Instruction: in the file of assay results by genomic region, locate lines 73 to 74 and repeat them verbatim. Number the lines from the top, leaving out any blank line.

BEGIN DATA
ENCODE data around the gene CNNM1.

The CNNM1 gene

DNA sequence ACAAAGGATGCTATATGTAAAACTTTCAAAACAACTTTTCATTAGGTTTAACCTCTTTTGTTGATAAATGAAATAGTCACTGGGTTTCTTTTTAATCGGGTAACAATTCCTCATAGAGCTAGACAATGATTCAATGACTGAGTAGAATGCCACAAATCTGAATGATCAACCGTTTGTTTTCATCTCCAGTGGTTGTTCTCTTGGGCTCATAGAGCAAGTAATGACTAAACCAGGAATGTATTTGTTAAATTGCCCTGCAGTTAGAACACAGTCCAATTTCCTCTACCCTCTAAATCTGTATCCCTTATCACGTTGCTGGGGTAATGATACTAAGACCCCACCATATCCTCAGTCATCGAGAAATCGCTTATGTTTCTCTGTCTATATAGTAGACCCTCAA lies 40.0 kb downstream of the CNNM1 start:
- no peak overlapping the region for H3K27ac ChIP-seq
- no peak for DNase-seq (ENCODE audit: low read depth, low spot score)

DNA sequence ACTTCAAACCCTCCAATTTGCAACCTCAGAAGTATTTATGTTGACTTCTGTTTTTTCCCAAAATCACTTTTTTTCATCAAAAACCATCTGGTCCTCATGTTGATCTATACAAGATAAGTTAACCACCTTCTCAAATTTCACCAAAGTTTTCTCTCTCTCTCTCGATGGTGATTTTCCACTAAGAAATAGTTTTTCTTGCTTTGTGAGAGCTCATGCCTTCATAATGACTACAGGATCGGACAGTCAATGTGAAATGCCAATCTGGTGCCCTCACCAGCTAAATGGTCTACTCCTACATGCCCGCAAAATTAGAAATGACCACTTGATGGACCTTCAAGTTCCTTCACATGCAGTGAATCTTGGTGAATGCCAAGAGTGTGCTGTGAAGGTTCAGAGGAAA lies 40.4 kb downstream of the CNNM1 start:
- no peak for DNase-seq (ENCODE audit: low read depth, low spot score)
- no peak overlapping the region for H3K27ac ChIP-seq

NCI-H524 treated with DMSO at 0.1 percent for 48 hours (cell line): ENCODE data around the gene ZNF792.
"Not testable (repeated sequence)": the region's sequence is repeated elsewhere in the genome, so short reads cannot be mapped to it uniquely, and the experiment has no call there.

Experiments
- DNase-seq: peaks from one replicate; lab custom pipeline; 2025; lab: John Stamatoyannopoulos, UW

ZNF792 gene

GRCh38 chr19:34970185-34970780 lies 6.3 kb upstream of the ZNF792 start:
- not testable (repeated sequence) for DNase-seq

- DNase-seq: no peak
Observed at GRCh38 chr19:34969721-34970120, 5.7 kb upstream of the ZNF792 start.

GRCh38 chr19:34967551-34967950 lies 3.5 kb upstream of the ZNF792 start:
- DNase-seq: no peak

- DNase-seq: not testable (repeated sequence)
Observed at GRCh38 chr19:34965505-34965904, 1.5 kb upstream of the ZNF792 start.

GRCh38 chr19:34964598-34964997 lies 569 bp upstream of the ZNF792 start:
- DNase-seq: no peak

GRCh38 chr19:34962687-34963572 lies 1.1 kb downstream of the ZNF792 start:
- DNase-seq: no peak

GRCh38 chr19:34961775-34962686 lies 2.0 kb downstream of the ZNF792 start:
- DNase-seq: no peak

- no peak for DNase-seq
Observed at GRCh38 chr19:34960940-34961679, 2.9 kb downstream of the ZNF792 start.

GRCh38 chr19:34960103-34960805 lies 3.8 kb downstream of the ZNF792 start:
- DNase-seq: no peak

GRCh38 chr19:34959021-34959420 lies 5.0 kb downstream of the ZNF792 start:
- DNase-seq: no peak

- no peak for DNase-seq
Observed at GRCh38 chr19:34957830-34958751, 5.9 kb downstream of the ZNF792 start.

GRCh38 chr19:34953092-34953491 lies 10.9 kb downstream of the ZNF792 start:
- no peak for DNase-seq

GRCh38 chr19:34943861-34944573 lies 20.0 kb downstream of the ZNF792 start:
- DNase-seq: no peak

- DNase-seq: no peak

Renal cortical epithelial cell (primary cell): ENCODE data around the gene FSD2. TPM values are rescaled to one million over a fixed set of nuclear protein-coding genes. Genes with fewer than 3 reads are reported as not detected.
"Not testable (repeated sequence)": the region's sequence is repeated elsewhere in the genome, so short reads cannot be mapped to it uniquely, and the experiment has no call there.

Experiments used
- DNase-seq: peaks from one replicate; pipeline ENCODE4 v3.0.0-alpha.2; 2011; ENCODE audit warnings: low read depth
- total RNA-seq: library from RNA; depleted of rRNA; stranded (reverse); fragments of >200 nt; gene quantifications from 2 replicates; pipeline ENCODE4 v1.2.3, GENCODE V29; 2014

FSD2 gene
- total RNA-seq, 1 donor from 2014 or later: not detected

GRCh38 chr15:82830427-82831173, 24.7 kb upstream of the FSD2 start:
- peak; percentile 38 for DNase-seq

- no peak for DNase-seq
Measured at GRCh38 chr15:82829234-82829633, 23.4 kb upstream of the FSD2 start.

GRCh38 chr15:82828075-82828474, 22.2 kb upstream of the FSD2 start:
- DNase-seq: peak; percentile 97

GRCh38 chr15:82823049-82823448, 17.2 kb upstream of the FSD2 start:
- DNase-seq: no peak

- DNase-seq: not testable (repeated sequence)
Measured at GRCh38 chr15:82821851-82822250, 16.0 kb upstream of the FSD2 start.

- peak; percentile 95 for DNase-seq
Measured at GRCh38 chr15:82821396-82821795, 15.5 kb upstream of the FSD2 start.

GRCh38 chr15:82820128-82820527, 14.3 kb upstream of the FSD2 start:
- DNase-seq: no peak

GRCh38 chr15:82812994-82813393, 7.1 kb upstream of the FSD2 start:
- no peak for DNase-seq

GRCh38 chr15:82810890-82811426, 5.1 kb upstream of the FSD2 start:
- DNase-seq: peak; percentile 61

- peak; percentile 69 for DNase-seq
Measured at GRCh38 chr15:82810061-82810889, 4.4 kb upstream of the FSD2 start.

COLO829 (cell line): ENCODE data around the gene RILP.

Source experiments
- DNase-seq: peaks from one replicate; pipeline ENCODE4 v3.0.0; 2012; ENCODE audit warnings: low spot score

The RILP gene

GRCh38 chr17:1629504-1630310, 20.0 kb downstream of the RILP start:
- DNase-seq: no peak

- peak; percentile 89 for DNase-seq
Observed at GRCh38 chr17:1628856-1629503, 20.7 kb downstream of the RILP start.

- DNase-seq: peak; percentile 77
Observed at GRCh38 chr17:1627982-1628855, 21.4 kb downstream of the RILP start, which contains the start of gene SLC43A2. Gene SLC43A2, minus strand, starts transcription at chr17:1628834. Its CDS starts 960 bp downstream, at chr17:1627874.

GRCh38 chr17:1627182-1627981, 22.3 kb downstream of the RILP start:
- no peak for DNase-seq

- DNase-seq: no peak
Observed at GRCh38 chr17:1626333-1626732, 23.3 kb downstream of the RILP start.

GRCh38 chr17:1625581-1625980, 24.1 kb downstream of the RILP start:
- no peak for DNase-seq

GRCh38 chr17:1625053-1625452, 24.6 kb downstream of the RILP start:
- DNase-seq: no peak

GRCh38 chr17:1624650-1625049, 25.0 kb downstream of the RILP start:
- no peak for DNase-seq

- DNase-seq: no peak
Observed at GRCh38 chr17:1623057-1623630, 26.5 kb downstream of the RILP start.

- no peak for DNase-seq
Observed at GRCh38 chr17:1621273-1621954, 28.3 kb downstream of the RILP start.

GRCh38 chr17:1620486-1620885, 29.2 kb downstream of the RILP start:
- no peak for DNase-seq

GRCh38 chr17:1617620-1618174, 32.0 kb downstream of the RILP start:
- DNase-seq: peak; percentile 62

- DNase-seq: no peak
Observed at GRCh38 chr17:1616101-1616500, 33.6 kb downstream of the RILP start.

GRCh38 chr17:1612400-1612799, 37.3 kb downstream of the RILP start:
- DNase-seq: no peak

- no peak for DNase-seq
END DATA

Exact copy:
- DNase-seq: no peak

- peak; percentile 89 for DNase-seq